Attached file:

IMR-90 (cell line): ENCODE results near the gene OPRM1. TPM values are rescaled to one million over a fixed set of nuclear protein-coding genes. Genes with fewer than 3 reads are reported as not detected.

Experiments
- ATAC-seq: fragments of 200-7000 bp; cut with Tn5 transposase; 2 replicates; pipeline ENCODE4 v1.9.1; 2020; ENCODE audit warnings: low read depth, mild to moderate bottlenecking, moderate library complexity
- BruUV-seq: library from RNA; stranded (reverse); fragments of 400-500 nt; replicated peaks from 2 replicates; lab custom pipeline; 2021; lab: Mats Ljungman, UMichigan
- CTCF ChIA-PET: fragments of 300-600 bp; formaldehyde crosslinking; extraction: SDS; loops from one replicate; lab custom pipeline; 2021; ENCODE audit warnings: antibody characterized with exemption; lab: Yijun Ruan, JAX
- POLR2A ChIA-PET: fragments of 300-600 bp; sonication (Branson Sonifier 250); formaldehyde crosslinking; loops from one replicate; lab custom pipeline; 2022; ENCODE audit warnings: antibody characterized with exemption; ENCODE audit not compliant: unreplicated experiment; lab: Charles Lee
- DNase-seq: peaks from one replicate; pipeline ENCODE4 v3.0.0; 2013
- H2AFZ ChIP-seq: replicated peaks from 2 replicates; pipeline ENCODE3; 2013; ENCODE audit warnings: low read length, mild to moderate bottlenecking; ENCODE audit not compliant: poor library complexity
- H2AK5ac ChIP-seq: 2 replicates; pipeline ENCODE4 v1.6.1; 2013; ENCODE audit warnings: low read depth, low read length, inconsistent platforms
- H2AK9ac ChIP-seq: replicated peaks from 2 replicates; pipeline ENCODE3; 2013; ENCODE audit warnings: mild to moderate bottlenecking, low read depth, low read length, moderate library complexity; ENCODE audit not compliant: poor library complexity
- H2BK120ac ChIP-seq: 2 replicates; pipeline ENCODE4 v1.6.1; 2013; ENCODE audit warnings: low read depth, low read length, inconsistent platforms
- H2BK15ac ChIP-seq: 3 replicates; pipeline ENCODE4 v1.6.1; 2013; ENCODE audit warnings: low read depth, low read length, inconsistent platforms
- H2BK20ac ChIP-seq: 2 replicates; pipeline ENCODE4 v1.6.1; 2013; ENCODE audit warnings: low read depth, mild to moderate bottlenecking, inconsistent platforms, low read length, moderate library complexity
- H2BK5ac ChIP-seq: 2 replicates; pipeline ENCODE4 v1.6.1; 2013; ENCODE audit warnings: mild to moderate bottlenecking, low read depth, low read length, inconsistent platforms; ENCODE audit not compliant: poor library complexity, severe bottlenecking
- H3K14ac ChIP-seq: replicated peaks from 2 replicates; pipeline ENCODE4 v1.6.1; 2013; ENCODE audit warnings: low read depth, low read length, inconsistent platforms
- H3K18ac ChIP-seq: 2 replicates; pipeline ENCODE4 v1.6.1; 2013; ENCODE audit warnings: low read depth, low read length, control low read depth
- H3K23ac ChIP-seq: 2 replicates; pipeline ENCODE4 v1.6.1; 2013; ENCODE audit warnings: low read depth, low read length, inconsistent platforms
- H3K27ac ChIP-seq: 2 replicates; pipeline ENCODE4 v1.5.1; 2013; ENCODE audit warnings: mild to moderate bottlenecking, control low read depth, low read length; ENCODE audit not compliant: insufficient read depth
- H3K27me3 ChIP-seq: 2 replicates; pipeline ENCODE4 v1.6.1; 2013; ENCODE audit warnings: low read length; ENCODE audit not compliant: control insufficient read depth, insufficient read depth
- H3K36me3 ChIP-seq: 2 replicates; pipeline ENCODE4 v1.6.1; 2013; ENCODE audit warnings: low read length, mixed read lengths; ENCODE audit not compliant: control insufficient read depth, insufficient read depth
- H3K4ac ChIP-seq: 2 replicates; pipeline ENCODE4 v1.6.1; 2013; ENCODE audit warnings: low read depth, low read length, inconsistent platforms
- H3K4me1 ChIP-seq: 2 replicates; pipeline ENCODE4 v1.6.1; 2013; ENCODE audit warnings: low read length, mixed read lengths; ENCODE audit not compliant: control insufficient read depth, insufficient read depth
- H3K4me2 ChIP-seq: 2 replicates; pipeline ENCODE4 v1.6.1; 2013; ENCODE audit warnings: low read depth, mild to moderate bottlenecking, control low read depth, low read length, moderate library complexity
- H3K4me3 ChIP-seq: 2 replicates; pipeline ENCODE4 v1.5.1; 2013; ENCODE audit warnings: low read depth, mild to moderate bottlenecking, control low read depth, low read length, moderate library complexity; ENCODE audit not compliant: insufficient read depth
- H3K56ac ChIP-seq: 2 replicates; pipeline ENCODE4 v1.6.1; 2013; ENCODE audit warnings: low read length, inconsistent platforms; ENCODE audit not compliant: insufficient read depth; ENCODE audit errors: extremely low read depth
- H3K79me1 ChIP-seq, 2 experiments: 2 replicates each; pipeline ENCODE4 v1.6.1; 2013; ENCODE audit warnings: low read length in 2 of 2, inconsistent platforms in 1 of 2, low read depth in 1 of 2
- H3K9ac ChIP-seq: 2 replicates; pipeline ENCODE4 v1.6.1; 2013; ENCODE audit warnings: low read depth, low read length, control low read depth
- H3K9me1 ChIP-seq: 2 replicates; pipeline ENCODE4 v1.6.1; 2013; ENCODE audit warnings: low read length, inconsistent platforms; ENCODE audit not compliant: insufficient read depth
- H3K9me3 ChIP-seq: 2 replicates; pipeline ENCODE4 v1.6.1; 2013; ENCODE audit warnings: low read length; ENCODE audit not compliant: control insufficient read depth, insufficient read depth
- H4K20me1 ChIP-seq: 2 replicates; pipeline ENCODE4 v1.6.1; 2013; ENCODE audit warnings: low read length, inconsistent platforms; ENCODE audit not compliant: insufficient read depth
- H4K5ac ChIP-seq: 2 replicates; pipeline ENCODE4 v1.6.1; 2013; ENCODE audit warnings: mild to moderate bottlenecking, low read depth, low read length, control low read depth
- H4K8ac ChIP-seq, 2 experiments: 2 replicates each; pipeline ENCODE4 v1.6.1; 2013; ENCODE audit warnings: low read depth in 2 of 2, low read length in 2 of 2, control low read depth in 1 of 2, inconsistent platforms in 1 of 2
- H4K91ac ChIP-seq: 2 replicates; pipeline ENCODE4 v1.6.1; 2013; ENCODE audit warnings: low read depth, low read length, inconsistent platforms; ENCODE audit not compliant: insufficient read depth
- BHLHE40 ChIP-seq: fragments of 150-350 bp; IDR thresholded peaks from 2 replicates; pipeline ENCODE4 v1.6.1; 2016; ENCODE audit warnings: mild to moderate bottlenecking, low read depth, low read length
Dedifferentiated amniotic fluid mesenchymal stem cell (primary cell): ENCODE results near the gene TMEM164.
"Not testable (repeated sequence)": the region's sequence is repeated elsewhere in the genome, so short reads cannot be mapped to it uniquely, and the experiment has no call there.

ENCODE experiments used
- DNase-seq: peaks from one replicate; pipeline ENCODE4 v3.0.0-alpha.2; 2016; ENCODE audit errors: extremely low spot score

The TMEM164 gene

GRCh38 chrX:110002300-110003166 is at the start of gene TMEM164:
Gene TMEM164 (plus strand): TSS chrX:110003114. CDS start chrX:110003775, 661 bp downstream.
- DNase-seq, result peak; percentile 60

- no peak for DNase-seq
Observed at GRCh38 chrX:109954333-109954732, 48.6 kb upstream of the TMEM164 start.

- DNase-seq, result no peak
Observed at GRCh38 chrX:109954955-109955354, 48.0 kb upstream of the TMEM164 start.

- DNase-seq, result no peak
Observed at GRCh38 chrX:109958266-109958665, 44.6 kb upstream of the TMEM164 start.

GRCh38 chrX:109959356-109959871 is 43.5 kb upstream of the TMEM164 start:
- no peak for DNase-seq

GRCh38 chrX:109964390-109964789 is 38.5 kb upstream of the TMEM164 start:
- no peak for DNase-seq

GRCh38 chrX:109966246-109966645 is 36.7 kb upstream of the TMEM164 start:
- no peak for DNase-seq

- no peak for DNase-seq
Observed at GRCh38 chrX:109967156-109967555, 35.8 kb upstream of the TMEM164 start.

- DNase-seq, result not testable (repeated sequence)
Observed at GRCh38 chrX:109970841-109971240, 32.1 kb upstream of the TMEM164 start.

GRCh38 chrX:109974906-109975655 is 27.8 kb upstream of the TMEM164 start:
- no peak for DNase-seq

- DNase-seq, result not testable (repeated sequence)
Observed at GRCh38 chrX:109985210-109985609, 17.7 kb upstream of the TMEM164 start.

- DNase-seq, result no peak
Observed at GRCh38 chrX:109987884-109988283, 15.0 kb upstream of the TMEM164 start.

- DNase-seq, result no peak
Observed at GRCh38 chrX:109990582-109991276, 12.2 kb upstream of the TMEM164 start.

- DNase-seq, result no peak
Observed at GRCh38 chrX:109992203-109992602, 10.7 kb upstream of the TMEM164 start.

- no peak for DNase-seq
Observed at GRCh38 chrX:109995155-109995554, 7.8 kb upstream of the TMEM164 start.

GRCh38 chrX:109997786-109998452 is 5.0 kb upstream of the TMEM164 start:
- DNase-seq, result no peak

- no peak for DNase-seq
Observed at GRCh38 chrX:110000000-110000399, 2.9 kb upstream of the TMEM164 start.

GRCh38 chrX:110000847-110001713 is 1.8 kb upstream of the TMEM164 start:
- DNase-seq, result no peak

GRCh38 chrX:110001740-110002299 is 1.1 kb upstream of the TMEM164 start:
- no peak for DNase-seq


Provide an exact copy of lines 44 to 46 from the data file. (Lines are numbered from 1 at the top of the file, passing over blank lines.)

Observed at GRCh38 chrX:109954333-109954732, 48.6 kb upstream of the TMEM164 start.

- DNase-seq, result no peak
Observed at GRCh38 chrX:109954955-109955354, 48.0 kb upstream of the TMEM164 start.